For an extended period of time, Australian corporate regulation precluded the use of equity accounting in statutory financial statements. Specifically, the pre recognition reporting requirements of AASB1016 Disclosure of Information about Investments in Associated Companies (which was effective from June 1989 to June 1998 in Australia) required equity accounted values to be reported in an incremental manner in the notes to the accounts of company annual reports. This requirement resulted in accounting values determined by two measurement techniques being reported to the market - one recognised in the body of the financial statements (the cost method) and the other disclosed in the notes to the accounts (equity accounting).
This thesis initially investigates the value relevance of equity accounting compared with the cost method over the period 1991 to 1996 within the pre recognition regulatory period in
Australia. Valuation links and agency theory are advanced to establish the expectation that equity accounting is value relevant compared with the cost method of accounting. This expectation is tested using both valuation and returns models. The results indicate that equity accounting is value relevant both relative and incrementally to the cost method in the valuation models. The returns model provides evidence only of the incremental value relevance of equity accounting.
The research question is then extended to consider the value the market assigns to income and book value of an investment that is outside of the economic entity. Agency costs of free cash flows predict that the earnings and book value of the investment in associates have lower associations with company value than do the earnings and book value of the economic entity. It is also expected that marketability of the investment mitigates these agency costs since companies with investments in
mainly listed associates have greater opportunity to create their own dividend stream by selling their investment in the market. The results of the valuation model show a discount on the earnings and book values of associates when compared with the group for the full sample. Earnings of associates are statistically different from earnings of the group for investments in largely unlisted associated entities. However, book value of the investment in associates is statistically different from the group only for investments with at least 50% of listed entities.
During the period of the study, some companies voluntarily provided equity supplementary financial statements. The final hypothesis predicts that the use of supplementary equity accounted financial statements has a greater association with company value than equity accounting reported by way of note disclosure because managers use equity accounting to signal a higher level of integration between the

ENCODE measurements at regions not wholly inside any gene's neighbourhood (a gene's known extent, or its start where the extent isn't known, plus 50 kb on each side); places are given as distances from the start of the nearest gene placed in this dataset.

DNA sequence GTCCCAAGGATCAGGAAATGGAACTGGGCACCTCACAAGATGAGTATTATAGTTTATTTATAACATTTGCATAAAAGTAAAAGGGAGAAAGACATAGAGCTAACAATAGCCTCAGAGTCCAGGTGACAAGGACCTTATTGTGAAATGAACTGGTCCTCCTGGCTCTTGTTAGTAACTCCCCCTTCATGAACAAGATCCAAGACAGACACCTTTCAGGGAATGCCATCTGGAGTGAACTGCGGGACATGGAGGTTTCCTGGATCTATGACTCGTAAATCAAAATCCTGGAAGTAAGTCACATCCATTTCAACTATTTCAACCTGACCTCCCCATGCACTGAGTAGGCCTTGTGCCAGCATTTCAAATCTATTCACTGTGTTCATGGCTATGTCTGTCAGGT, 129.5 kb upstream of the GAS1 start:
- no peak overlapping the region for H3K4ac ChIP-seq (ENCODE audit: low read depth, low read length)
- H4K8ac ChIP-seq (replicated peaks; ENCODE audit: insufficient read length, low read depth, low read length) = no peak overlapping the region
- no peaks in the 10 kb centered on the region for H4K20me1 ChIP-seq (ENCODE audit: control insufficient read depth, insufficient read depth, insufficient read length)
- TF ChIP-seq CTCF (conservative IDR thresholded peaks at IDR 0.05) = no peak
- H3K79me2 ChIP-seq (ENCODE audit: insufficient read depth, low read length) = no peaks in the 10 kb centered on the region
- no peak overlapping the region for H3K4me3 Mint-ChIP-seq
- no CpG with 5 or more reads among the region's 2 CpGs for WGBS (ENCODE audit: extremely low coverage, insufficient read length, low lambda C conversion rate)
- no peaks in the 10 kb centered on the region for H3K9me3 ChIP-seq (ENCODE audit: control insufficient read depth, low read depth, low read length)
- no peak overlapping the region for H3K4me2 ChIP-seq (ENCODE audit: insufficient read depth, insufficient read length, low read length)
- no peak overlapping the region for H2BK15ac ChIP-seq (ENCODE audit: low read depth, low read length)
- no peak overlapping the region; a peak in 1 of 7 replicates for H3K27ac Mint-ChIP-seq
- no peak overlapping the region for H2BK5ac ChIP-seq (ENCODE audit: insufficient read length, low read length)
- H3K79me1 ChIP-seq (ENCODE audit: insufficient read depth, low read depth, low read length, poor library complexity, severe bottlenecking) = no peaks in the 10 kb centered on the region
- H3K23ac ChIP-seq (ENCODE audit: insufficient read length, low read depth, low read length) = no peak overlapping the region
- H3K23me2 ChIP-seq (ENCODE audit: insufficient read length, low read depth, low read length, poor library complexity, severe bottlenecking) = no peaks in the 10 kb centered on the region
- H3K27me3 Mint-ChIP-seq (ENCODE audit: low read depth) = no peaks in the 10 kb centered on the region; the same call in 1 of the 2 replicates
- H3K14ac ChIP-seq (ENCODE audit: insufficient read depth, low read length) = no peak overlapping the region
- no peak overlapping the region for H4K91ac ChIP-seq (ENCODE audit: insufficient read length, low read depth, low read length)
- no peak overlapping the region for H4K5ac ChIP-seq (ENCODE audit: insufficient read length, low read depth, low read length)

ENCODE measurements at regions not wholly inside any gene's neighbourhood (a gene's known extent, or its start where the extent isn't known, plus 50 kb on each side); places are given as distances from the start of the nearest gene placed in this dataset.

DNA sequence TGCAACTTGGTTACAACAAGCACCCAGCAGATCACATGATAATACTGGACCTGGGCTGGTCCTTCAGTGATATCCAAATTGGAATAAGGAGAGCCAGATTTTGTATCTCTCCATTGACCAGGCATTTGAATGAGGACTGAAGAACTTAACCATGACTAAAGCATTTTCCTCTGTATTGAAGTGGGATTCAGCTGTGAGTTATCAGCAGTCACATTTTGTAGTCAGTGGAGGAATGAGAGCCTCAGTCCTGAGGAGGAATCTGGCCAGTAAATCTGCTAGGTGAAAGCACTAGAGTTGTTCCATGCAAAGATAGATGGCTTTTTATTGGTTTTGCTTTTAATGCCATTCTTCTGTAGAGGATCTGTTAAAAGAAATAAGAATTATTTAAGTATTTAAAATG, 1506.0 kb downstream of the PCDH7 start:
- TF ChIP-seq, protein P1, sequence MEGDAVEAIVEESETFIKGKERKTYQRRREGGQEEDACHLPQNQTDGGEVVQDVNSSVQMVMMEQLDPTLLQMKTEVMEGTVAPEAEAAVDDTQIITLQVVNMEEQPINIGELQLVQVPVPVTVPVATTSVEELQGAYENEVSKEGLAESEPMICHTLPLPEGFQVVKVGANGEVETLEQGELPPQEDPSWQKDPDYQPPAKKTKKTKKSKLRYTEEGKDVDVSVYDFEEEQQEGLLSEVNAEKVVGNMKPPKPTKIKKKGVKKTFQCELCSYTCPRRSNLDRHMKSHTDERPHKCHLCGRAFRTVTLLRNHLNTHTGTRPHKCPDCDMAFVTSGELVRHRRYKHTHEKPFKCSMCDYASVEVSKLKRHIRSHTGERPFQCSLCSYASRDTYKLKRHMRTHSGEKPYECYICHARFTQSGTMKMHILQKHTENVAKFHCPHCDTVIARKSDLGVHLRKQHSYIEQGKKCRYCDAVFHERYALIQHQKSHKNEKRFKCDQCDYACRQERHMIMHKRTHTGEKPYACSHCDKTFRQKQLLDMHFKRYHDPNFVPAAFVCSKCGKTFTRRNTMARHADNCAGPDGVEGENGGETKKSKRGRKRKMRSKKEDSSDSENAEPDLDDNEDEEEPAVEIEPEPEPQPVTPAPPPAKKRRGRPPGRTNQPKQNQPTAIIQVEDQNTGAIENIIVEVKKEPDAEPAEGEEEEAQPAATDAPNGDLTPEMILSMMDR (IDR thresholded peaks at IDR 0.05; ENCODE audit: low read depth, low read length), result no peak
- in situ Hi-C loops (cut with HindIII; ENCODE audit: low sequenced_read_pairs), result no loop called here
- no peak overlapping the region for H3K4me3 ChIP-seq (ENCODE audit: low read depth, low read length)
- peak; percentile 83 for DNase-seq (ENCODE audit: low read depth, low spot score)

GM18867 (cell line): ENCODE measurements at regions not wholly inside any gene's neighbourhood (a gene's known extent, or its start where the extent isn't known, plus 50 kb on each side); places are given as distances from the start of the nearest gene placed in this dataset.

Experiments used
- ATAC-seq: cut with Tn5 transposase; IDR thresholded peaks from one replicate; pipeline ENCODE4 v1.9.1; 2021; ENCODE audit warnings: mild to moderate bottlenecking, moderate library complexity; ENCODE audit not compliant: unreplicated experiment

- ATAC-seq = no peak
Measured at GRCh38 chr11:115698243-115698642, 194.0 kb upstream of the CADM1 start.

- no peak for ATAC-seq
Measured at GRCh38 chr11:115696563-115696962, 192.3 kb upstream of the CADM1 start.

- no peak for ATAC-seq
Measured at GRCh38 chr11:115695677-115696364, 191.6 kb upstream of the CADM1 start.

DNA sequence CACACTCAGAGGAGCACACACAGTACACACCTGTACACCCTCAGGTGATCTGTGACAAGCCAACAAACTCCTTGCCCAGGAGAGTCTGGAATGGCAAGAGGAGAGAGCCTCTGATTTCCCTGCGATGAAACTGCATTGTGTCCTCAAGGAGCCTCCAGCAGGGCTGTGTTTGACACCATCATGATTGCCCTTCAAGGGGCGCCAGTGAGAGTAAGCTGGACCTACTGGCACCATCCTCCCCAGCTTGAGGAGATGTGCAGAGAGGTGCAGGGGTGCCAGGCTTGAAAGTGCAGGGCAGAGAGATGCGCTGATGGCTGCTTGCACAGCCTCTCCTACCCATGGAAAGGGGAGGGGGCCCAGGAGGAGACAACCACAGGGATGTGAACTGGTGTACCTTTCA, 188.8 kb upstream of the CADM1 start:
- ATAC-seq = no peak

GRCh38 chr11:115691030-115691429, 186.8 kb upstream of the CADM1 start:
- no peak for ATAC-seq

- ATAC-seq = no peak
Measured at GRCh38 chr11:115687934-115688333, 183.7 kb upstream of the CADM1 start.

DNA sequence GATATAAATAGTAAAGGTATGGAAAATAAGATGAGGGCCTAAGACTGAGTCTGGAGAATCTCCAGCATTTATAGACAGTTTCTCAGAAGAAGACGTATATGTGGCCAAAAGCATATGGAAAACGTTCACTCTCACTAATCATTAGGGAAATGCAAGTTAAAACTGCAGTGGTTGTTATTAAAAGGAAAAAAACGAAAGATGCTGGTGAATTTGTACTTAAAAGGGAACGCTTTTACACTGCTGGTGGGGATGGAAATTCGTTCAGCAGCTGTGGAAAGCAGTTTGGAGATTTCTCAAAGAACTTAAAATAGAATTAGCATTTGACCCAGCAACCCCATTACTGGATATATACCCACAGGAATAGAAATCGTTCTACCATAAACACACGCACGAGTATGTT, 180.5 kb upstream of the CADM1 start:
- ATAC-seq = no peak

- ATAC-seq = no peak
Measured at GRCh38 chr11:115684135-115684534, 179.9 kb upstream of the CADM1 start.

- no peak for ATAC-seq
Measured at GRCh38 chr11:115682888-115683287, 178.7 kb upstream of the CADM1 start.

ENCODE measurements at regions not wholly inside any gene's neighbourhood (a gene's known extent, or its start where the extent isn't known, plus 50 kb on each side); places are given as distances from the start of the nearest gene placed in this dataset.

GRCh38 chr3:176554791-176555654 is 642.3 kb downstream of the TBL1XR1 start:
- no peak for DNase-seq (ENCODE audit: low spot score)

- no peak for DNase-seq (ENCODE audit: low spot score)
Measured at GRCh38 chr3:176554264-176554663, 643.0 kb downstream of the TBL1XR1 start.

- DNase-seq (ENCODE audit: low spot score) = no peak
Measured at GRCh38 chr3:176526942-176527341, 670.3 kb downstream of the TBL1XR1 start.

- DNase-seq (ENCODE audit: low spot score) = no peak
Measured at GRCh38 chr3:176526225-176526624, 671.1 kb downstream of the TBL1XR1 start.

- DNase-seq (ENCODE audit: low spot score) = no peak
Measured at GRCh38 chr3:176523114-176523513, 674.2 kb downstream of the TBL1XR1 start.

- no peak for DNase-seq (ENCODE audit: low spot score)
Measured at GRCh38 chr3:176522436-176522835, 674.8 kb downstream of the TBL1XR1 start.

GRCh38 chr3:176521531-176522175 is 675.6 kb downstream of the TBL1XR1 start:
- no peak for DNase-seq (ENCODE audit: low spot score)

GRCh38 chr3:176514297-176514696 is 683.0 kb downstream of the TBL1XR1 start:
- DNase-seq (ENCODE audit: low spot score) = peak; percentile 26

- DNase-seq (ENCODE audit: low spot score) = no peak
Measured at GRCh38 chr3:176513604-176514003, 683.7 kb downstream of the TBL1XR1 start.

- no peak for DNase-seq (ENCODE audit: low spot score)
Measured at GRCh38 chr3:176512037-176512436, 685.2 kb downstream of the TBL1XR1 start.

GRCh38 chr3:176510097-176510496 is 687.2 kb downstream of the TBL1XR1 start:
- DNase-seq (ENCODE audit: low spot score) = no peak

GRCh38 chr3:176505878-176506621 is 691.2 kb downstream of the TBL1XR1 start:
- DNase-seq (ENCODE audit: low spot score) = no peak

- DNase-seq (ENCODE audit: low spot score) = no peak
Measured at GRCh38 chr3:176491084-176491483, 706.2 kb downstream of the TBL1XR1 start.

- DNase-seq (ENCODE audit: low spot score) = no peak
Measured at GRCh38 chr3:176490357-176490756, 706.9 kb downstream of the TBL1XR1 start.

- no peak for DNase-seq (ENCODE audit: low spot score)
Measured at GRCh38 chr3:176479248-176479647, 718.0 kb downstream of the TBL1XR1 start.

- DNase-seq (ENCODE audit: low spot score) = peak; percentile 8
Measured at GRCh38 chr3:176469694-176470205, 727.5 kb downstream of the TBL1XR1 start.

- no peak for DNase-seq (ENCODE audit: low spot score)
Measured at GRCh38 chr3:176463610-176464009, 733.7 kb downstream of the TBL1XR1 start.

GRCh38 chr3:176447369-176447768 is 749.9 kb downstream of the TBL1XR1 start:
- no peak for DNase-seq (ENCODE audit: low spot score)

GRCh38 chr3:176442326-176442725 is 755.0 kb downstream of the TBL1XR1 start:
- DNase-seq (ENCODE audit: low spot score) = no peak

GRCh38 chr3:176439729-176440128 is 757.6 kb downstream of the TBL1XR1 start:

associate and the investor-company to the market. The results do not support this expectation. Non-parametric tests of the differences between company years on the basis of the method of reporting are performed. Statistically significant results are obtained in relation to two attributes. These are: (i) a greater proportion of companies providing 'upfront' supplementary financial statements have investments in listed associates; and (ii) a greater proportion of companies with supplementary financial statements have associates that pay a dividend. These observations are consistent with the results of prior research that establish equity accounting as an efficient accounting policy choice.
Other factors identified as having the potential to influence the value relevance of equity accounting and the investment itself are also investigated. These are –
• the inclusion of loss-making associates in the
• the provision of guarantees and loans to loss-making associates and
• the disclosure of market values for investments entirely in listed associates.
Splitting the sample on the basis of profit and loss making investments finds that the incremental losses earned by associates are value relevant whilst the incremental equity accounted book value of these investments is not. This finding is inconsistent with expectations founded on the results of Collins et. al. (1999). However, when the model is re specified to measure the whole contribution of associates (rather than just the incremental effect of equity accounting) in two separate variables (i) share of associates profit and (ii) equity carrying amount of associates, the results are consistent with Collins et. al. (1999).
The provision of guarantees and loans is also found to
have an impact on the value relevance of equity accounting for loss making associates. The dummy variable measuring guarantees and loans is statistically significant, as is the interaction of this variable with the incremental equity accounted book value. This result implies that, where guarantees and loans are provided to loss-making investments, book value provides an indication of future earnings for going concern investments and liquidation value for failing investments.
Finally, statistical evidence of the value relevance of market value disclosure for investments in listed associates is found. Market value is shown to have incremental value relevance to the cost method. However, equity accounting is shown to have value relevance incremental to market value.